Aconite; also known as Wolfsbane or Monkshood is one of the most deadly occupants of the plant kingdom. The name aconite is the English form of its Latin name Aconitum. Mrs Grieve indicates that Aconitum originates from akontiom ‘a dart, because it was used by barbarous races to poison their arrows’, or perhaps from akone, ‘cliff or rocky’ because the species grows in rocky glens. However it does appear that aconite requires soil that has water retaining properties. And luckily for me, is very happy in the shade.
The name Wolfsbane is said to originate from the wolf hunting expeditions of Anglo Saxons, of whom it was said dipped their arrowheads in the juice of the aconite, in which case akontiom appears the more logical of the two. Its name at that time, according to Mrs Grieve was ‘thung,’ which seems to be a general name placed upon all poisonous plants by the Anglo Saxons. Rather makes one think of how we are prone generalise with the word thing, however a ‘thing’does not usually kill..... I hope!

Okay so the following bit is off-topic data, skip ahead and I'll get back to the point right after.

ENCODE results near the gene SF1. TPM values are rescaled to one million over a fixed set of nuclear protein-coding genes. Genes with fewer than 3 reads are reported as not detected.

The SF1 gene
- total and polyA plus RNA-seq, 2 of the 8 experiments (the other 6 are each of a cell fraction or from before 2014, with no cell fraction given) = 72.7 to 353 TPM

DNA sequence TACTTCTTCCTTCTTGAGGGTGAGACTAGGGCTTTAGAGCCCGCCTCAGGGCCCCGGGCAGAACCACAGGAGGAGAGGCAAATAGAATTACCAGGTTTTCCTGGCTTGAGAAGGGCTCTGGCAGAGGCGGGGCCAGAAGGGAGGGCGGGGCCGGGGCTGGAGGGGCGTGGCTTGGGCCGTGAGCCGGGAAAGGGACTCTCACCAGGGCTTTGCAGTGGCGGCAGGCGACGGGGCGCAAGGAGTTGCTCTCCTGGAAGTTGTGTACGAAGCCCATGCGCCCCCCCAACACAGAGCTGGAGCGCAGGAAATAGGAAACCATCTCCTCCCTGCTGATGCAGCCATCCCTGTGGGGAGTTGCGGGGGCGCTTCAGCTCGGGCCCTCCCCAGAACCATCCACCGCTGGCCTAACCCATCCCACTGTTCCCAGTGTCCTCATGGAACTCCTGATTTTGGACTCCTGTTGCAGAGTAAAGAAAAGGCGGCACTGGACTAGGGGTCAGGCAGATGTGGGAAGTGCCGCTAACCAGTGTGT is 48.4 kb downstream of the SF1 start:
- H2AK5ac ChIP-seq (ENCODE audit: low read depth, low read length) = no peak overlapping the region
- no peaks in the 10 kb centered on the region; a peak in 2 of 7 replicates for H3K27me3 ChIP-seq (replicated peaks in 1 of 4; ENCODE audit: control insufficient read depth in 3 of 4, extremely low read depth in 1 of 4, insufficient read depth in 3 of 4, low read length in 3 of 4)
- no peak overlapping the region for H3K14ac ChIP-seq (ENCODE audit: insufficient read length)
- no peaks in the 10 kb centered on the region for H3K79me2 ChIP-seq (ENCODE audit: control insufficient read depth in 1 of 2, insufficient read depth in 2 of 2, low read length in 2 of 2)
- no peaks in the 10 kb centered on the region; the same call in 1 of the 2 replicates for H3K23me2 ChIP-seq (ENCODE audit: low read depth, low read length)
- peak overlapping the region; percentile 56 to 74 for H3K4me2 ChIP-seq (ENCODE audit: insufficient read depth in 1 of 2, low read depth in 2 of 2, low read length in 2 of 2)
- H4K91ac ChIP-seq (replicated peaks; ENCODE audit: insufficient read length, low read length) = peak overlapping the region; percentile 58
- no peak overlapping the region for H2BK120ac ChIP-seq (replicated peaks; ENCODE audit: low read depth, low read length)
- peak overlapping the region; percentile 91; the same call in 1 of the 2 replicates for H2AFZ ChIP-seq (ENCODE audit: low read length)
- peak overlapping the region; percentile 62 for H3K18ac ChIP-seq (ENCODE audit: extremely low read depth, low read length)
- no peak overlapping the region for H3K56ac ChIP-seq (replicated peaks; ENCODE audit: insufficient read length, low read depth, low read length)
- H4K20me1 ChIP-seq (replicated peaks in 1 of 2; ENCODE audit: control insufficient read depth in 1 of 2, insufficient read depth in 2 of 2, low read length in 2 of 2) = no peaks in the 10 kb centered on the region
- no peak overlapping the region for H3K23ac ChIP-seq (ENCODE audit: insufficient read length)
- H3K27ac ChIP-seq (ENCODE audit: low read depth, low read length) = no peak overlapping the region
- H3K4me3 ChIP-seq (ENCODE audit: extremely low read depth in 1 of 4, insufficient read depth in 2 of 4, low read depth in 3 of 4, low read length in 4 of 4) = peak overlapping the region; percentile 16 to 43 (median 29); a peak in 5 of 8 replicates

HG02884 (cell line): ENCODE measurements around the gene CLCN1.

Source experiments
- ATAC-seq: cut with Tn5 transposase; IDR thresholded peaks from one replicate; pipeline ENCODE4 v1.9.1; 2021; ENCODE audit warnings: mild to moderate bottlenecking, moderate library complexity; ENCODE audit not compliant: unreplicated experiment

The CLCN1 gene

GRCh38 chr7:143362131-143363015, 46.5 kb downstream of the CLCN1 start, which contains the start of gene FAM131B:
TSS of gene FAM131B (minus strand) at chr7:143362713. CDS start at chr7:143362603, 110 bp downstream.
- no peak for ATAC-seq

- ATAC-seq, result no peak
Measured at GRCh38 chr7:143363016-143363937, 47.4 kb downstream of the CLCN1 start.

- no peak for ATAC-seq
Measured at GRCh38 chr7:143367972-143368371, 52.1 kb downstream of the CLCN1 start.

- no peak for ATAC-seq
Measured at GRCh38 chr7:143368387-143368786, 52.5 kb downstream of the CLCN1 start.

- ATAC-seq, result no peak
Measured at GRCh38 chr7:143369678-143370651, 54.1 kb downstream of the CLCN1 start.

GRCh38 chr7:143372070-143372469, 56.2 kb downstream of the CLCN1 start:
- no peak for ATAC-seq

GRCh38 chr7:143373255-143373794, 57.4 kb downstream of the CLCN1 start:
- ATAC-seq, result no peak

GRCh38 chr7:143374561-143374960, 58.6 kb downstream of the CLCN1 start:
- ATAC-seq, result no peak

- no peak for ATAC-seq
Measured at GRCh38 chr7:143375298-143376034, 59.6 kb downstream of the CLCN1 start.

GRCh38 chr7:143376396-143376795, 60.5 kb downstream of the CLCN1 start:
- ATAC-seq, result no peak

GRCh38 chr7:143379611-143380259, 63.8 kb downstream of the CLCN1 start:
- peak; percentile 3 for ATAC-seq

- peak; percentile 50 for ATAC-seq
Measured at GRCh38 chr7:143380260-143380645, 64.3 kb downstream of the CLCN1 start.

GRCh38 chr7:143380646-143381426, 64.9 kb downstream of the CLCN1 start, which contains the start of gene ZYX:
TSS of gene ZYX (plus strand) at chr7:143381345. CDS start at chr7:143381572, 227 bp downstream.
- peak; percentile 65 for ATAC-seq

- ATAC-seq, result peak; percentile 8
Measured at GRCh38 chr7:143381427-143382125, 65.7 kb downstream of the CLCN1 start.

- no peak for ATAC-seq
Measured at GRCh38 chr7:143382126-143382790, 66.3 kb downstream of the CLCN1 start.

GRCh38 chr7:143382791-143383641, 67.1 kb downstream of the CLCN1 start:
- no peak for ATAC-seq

The title Monkshood appears to have been donned because in the Middle Ages the flower heads were said to resemble the drooping hood of a monk’s habit, nothing to do with death wielding monks of course. It has also been suggested that it has the appearance of a helmet; not such an evocative image in my opinion. However my recent exploration of the aconite has prompted the buds to gain the appearance (in my mind) of the Angel of Death, slowly waking from slumber; a warning of what lies in store for those foolish enough to mistake it for something friendly.
Yet another member of the buttercup family (Ranunculaceæ) the aconite as I have indicated is one of the most poisonous plants in the UK, the smallest amount is likely to kill. Although aconite is said to have been introduced into the U.K. in the distant past, it can no longer, as far as I am aware, be found in the wilds here.